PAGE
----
Design Based Implementation Research

NSF Program Solicitation: CS for All + RPPs

December 13, 2016

The recent Computer Science for All (CS for All) program solicitation from the National Science Foundation focuses on the importance of researcher-practitioner partnerships (RPPs) in supporting computer science (CS) and computational thinking (CT) education. Specifically, the program solicitation states:

RPPs aim to strengthen the capacity of an organization to reliably produce valued CS and CT education outcomes for diverse groups of students, educated by different teachers from varied organizational contexts. The focus is on succeeding when implemented at scale. These studies have less prescriptive research designs and methods, with research occurring in rapid, iterative, and context-expanding cycles. They require deep engagement of researchers and practitioners during the collaborative research on problems of practice that are co-defined and of value to researchers and education agencies, for example, a school district or community of schools.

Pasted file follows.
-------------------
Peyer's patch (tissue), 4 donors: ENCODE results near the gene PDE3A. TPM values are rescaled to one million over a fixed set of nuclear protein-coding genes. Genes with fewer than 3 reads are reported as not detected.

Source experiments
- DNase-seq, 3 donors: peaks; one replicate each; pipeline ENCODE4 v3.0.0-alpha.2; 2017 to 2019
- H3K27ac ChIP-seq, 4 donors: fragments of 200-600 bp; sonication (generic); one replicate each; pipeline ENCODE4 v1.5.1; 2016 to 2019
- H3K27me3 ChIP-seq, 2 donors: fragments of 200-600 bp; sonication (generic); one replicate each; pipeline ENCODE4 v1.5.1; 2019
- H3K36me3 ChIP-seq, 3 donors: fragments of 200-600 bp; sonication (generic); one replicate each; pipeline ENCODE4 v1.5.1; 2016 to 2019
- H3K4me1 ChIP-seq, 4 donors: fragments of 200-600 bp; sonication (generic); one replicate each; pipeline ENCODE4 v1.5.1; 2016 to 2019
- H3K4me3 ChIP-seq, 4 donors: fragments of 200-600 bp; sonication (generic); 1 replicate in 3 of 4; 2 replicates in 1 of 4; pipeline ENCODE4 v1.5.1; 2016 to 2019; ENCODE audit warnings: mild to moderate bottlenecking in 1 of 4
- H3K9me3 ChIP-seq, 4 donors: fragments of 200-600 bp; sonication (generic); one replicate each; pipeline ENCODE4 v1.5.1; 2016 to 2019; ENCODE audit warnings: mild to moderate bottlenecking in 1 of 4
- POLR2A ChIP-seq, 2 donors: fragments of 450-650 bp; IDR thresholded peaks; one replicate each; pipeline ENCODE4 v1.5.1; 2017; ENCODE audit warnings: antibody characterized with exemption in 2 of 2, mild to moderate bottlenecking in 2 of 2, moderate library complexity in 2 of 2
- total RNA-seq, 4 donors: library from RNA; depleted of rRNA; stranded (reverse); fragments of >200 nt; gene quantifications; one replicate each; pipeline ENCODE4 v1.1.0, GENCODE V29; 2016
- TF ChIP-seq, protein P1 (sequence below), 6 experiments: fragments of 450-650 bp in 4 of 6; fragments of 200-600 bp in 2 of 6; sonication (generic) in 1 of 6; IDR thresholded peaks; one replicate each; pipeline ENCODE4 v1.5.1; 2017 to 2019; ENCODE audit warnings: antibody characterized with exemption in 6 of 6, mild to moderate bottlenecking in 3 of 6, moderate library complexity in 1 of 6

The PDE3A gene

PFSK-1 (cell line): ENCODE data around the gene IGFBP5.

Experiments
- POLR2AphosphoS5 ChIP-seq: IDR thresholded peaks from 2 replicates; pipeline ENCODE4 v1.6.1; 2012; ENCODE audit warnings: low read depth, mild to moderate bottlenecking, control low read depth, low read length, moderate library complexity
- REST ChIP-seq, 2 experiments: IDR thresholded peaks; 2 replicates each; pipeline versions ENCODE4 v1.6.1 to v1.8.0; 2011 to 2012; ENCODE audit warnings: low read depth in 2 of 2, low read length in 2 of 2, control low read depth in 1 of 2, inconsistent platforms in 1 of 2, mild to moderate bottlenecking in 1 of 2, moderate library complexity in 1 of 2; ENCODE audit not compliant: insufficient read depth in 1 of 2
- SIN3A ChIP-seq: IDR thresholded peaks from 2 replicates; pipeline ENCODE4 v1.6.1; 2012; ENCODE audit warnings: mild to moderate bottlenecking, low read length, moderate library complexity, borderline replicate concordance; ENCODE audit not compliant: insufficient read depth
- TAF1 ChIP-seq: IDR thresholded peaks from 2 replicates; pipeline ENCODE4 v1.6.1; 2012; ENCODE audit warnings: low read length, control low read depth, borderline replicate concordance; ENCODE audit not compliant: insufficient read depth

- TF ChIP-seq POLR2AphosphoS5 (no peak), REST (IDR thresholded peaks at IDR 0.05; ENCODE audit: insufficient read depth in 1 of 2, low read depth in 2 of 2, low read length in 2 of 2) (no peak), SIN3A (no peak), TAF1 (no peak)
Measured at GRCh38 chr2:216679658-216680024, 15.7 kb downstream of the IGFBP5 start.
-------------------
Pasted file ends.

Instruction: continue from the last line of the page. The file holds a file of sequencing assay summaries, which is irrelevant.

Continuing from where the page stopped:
About Research-Practice Partnerships

For partnership development, we recommend that teams check out our Research-Practice Partnership Toolkit, as well as these resources:

Resources for Proposal Development

For proposal development, we have assembled resources from the Research + Practice Collaboratory, LearnDBIR, and the Carnegie Foundation for the Advancement of Teaching that are directly related to key goals of projects that may be proposed:

For projects studying implementation in the local context:

For projects employing rapid changes in implementation with short-cycle methods:

For projects capitalizing on variation in educational contexts to address the sources of variability in outcomes to understand what works, for whom, and under what conditions:

For projects addressing organizational structures and processes and their relation to innovation:

For projects employing measurement of change ideas, key drivers, and outcomes to continuously test working theories and to learn whether specific changes actually produce improvement:

For projects about reforming the system in which the approach is being implemented as opposed to overlaying a specific approach on an existing system:

Upcoming CS for All Workshops

In addition, to support those seeking CS for All funding, we have been invited to host three workshops:

January 9-10, 2017: Atlanta, GA Apply to attend

January 12-13, 2017: Los Angeles, CA Apply to attend

January 27-28, 2017: Chicago, IL Apply to attend

At these workshops, participants will have the opportunity to learn strategies for:
+Identifying the focus of joint work in a partnership
+Engaging in collaborative design that includes researchers and educators on the team
+Conducting implementation research